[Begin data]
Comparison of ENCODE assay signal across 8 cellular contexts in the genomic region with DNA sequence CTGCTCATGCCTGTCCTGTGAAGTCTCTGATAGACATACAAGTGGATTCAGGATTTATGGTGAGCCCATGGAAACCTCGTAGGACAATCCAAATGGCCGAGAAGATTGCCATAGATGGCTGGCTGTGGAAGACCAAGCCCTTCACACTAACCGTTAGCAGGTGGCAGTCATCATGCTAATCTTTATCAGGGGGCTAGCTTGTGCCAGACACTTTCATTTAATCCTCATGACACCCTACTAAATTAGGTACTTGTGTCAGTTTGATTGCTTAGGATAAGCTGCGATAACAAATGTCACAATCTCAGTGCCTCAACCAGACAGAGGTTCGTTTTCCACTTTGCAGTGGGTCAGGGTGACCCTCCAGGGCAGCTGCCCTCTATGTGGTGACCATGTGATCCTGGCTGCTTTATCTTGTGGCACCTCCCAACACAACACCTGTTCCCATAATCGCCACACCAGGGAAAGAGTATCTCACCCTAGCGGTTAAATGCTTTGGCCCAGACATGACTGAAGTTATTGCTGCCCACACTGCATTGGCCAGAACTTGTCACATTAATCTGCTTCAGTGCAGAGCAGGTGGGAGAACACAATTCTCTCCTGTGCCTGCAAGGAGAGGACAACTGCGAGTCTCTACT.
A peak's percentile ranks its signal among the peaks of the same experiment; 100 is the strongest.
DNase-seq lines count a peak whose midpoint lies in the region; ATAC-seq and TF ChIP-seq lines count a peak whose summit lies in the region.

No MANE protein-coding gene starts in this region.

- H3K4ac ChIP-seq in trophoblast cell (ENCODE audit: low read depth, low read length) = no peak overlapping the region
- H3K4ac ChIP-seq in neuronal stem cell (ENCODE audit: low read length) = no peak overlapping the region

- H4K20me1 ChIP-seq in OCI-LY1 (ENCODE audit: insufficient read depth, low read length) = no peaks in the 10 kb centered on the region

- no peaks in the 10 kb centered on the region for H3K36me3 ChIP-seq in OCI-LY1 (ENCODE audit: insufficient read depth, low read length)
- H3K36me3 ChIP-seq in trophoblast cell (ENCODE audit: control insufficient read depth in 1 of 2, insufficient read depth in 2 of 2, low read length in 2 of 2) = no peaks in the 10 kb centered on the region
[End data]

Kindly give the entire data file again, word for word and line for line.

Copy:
Comparison of ENCODE assay signal across 8 cellular contexts in the genomic region with DNA sequence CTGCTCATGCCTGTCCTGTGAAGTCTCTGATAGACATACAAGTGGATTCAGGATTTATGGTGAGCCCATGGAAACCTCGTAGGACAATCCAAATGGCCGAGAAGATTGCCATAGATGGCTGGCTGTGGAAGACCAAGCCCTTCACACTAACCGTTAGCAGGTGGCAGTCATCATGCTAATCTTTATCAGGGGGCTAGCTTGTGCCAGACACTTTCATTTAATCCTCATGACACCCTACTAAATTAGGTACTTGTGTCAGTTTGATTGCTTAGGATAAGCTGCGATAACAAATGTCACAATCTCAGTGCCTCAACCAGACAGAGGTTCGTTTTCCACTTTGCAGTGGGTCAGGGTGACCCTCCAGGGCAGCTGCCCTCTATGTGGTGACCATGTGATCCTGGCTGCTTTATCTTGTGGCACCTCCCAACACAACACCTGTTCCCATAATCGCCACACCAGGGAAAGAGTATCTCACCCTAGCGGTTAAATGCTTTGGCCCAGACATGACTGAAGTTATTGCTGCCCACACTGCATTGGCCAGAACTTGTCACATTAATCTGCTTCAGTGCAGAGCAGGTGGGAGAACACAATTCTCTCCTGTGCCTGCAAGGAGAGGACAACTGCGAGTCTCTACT.
A peak's percentile ranks its signal among the peaks of the same experiment; 100 is the strongest.
DNase-seq lines count a peak whose midpoint lies in the region; ATAC-seq and TF ChIP-seq lines count a peak whose summit lies in the region.

No MANE protein-coding gene starts in this region.

- H3K4ac ChIP-seq in trophoblast cell (ENCODE audit: low read depth, low read length) = no peak overlapping the region
- H3K4ac ChIP-seq in neuronal stem cell (ENCODE audit: low read length) = no peak overlapping the region

- H4K20me1 ChIP-seq in OCI-LY1 (ENCODE audit: insufficient read depth, low read length) = no peaks in the 10 kb centered on the region

- no peaks in the 10 kb centered on the region for H3K36me3 ChIP-seq in OCI-LY1 (ENCODE audit: insufficient read depth, low read length)
- H3K36me3 ChIP-seq in trophoblast cell (ENCODE audit: control insufficient read depth in 1 of 2, insufficient read depth in 2 of 2, low read length in 2 of 2) = no peaks in the 10 kb centered on the region